University supporting Nepal’s poorest

 
 
Its role will be as advisory specialists for the Livelihoods and Forestry Programme (LFP).
 
LFP, a Department For International Development-funded project, enhances the assets of rural communities by promoting more sustainable use of forest resources. The initiative works with 4,000 Community Forestry User Groups, representing 18 per cent of the population of Nepal.
 
Groups are given areas of forest to manage, which gives them much-needed employment. The scheme gives poor people access for basic needs – fodder for animals, fuel wood, building materials and food in times of extreme stress.
 
It also helps to enhance the income of poor and excluded people through valuable non-timber forest products such as medicinal and aromatic plants.
 
The University of Wolverhampton’s Centre for International Development and Training (CIDT) has already been working in Nepal for around 20 years and is helping to improve the long-term prospects for its inhabitants.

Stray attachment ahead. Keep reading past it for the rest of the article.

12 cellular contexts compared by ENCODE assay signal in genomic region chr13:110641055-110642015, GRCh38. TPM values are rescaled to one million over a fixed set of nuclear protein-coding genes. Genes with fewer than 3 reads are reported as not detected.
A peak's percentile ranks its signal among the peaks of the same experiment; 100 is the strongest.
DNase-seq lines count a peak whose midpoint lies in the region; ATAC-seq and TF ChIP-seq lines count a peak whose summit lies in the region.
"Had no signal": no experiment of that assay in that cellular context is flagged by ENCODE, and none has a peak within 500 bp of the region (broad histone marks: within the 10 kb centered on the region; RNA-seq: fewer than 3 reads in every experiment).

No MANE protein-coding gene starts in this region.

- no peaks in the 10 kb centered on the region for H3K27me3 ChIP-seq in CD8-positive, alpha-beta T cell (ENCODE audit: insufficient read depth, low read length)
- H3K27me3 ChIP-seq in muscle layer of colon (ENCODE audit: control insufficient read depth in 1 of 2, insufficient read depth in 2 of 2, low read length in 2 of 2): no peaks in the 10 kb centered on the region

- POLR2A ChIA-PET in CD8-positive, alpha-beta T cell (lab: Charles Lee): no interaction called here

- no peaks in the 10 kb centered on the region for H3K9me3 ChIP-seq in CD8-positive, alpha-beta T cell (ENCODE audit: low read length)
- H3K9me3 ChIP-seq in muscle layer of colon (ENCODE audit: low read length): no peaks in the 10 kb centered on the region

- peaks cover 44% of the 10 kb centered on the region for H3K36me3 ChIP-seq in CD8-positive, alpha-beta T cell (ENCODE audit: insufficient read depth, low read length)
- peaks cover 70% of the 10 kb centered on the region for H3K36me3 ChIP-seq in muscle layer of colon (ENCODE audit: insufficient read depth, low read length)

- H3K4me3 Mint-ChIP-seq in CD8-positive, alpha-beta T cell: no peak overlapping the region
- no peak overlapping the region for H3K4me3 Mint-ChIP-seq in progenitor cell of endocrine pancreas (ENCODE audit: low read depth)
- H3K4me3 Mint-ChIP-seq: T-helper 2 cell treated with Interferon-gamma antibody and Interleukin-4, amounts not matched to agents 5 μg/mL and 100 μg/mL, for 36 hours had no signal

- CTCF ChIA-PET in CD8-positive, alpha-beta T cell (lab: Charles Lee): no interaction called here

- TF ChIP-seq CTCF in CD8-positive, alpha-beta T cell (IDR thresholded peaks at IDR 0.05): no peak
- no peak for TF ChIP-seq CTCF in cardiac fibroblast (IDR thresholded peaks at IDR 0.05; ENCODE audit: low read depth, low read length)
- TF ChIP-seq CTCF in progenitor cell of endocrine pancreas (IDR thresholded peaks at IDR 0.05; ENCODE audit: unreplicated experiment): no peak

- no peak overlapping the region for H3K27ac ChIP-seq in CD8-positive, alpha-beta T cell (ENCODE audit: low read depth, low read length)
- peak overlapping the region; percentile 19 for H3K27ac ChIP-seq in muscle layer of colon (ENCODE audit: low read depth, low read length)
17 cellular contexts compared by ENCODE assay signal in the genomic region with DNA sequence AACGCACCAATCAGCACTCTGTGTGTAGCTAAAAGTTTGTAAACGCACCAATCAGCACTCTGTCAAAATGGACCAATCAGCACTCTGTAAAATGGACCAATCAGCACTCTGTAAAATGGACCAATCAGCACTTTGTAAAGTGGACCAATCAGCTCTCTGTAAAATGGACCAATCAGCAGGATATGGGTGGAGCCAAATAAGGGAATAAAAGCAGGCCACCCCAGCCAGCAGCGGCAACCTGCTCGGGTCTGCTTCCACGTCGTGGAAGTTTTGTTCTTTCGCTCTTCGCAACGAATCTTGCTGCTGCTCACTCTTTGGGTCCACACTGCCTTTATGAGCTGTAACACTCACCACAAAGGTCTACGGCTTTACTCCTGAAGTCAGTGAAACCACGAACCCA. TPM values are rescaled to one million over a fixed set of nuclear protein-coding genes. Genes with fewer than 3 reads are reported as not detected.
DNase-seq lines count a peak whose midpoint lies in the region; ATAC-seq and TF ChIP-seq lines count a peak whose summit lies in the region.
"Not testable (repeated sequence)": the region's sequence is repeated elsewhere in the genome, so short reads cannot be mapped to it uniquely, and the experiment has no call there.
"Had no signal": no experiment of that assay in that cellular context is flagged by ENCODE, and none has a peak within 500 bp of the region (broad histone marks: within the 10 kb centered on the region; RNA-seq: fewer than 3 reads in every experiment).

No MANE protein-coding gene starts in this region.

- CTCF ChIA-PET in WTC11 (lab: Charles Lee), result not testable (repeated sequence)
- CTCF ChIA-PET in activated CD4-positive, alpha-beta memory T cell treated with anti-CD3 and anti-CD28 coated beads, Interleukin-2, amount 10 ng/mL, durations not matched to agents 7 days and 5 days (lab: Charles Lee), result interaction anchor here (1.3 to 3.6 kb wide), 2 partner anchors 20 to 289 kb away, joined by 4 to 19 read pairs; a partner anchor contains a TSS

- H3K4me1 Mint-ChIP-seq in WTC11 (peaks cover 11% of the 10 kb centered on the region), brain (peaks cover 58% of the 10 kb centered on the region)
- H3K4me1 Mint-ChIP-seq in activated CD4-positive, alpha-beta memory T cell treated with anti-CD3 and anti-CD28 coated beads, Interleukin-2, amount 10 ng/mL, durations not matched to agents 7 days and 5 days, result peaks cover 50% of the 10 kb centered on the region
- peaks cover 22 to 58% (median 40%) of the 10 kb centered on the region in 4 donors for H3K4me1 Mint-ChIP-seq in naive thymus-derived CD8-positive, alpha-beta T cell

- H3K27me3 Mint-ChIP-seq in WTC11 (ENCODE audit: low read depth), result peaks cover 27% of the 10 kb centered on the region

CIDT staff member Peter Branney will be there for three years, assisting the managers of the programme. His main areas of responsibility are to provide support management services, and provide technical assistance to the programme.
 
Head of CIDT Phil Dearden says: “LFP is empowering the poorest people and reducing their vulnerability.
 
“This is the biggest contract the University of Wolverhampton has ever signed but most of the money will be managed by the University to go into Nepal to help the poorest communities.”
 
The contract was put to open tender, with competition from groups across the world. The team of CIDT staff – including Phil Dearden, Des Mahony, Gavin Jordan and John Choudray – were delighted when they found out their bid was successful earlier this year.
 
He said the project would make a huge difference to the Nepal, giving its poorest people the chance of a future.

Further information

For more information please contact Emma Kilvert in the press office on 01902 322003.

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